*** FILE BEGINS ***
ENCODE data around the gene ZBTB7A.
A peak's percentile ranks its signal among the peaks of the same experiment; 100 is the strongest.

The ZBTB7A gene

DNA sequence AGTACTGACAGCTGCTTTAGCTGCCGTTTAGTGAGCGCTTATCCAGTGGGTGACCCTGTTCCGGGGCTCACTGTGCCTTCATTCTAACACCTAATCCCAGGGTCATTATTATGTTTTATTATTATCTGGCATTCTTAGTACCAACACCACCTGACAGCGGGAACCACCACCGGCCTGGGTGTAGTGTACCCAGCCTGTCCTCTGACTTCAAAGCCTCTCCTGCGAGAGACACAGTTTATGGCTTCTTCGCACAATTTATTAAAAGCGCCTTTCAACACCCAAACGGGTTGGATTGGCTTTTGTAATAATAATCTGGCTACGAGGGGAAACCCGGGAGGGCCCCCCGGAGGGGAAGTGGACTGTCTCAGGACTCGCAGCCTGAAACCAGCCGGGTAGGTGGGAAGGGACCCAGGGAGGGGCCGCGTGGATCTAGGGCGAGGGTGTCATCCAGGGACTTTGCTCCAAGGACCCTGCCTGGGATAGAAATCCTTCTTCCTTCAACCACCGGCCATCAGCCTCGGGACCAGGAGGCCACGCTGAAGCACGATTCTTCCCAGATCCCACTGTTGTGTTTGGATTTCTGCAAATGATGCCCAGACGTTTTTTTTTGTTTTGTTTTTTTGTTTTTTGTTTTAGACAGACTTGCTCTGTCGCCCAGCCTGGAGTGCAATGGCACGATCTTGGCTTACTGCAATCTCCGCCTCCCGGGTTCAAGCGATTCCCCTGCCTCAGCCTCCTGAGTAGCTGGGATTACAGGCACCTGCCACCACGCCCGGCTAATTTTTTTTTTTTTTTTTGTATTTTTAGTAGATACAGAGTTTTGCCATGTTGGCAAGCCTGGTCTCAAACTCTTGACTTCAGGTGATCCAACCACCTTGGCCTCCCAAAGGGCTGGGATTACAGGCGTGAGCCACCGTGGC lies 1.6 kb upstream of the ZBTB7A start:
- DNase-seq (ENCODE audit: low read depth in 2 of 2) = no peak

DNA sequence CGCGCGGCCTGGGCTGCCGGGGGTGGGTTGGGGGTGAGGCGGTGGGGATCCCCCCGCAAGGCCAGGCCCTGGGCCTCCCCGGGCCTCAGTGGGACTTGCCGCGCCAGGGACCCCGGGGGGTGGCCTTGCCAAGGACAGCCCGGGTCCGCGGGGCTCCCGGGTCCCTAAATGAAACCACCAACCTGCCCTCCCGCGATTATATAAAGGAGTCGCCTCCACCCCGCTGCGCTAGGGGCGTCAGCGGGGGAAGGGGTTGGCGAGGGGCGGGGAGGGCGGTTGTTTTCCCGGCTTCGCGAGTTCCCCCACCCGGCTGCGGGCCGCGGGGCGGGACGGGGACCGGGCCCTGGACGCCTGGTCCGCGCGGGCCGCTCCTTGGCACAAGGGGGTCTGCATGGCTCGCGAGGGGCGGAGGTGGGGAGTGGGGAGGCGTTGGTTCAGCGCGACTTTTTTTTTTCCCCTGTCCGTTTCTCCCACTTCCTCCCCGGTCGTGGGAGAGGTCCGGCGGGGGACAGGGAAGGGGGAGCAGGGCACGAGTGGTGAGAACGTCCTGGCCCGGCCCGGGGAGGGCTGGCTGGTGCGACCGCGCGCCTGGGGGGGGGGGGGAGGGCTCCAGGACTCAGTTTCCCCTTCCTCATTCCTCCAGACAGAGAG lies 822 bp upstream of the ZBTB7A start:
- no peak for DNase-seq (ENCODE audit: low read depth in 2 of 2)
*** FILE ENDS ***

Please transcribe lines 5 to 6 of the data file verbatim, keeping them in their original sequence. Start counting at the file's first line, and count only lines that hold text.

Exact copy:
- DNase-seq (ENCODE audit: low read depth in 2 of 2) = no peak

DNA sequence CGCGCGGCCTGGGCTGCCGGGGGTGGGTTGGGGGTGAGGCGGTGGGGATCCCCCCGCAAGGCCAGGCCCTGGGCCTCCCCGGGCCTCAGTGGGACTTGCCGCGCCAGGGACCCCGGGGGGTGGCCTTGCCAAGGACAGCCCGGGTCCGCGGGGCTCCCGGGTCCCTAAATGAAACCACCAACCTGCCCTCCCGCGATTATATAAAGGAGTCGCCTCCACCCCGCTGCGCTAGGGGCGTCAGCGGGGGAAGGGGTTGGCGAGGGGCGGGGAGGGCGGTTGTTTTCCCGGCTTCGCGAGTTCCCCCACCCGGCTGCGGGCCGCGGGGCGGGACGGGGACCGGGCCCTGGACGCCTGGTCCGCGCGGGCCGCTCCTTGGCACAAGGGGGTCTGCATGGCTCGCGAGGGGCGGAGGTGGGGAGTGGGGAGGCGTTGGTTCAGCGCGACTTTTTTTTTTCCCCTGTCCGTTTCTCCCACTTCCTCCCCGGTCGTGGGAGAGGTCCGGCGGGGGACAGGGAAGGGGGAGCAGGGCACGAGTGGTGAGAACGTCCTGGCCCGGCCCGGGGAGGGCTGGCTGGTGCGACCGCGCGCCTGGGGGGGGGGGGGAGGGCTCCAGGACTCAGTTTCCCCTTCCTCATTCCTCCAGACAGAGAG lies 822 bp upstream of the ZBTB7A start: